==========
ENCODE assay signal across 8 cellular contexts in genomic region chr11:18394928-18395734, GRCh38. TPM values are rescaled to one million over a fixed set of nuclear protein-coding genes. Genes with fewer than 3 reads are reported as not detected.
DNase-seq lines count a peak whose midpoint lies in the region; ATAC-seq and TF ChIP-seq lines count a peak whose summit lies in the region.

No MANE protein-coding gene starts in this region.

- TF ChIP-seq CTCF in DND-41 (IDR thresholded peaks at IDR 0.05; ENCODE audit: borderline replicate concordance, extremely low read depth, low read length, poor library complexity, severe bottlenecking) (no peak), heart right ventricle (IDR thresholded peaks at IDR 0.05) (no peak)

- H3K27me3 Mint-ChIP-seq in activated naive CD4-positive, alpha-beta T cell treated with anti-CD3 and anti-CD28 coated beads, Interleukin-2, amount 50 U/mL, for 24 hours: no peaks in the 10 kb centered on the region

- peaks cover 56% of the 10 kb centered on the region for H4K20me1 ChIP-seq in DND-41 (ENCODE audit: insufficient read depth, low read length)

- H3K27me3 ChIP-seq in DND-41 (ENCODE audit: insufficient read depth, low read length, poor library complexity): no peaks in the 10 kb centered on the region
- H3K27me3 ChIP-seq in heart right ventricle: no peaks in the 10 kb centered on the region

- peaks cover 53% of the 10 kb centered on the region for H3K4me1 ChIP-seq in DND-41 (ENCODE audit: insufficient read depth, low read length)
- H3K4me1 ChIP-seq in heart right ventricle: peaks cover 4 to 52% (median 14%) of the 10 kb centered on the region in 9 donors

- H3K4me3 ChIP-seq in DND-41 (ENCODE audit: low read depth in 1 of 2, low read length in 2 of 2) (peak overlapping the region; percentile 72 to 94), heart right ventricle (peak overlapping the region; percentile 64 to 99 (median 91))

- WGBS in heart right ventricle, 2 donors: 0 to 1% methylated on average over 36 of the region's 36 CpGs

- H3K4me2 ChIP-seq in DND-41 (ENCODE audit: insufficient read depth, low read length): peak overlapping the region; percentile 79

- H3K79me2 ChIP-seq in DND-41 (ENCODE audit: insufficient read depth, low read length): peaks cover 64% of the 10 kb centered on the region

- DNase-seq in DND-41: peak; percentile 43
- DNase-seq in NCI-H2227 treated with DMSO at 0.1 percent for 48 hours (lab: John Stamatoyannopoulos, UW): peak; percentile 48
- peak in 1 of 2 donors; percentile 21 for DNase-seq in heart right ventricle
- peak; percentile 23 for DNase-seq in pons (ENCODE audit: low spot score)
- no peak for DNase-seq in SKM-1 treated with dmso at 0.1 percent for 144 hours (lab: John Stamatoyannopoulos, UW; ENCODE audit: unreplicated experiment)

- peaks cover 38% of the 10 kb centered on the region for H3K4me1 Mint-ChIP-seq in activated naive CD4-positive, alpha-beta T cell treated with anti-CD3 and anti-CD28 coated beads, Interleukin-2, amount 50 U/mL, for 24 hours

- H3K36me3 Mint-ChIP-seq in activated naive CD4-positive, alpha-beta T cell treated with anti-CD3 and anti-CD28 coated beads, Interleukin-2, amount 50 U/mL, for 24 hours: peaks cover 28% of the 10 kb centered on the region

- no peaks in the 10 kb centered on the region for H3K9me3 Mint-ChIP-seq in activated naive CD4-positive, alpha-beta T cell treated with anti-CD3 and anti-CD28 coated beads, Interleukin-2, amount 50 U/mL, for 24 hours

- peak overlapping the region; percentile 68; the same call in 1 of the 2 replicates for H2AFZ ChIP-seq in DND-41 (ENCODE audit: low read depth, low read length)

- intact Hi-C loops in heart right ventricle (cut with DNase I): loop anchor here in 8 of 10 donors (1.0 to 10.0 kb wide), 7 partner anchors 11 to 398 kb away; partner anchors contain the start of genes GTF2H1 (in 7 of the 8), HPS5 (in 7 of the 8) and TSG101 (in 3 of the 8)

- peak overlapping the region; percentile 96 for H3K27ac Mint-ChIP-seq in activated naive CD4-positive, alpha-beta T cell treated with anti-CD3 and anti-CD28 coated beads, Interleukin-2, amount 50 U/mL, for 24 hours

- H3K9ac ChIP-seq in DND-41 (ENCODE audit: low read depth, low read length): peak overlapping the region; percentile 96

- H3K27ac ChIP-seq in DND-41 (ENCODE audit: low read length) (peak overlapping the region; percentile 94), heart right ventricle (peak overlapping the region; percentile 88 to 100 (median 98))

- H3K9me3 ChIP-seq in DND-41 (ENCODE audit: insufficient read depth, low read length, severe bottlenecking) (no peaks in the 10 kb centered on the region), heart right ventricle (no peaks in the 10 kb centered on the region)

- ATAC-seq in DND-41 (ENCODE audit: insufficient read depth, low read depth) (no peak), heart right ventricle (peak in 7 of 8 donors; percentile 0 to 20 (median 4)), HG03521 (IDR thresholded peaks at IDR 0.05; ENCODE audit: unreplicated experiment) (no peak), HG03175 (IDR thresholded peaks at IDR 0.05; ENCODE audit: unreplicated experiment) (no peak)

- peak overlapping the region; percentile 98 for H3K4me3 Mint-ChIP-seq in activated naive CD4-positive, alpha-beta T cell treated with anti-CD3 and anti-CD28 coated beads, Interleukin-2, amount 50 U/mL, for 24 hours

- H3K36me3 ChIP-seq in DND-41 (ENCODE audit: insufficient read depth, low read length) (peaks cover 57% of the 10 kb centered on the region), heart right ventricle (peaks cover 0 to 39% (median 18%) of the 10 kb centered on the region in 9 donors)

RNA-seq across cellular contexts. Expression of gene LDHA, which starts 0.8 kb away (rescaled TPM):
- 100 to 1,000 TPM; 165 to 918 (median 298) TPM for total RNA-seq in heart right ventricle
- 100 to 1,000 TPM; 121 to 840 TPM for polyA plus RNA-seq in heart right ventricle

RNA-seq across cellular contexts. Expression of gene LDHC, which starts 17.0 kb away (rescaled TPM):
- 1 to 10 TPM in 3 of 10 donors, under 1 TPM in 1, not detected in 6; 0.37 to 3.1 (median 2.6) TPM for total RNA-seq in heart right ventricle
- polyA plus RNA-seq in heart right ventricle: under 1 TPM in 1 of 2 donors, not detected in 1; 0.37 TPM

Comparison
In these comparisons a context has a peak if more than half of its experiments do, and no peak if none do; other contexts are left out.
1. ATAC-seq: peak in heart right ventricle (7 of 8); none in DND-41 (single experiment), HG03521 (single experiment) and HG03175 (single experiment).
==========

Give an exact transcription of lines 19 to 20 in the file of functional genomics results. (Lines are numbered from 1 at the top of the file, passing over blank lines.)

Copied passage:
- no peak for DNase-seq in SKM-1 treated with dmso at 0.1 percent for 144 hours (lab: John Stamatoyannopoulos, UW; ENCODE audit: unreplicated experiment)

- peaks cover 38% of the 10 kb centered on the region for H3K4me1 Mint-ChIP-seq in activated naive CD4-positive, alpha-beta T cell treated with anti-CD3 and anti-CD28 coated beads, Interleukin-2, amount 50 U/mL, for 24 hours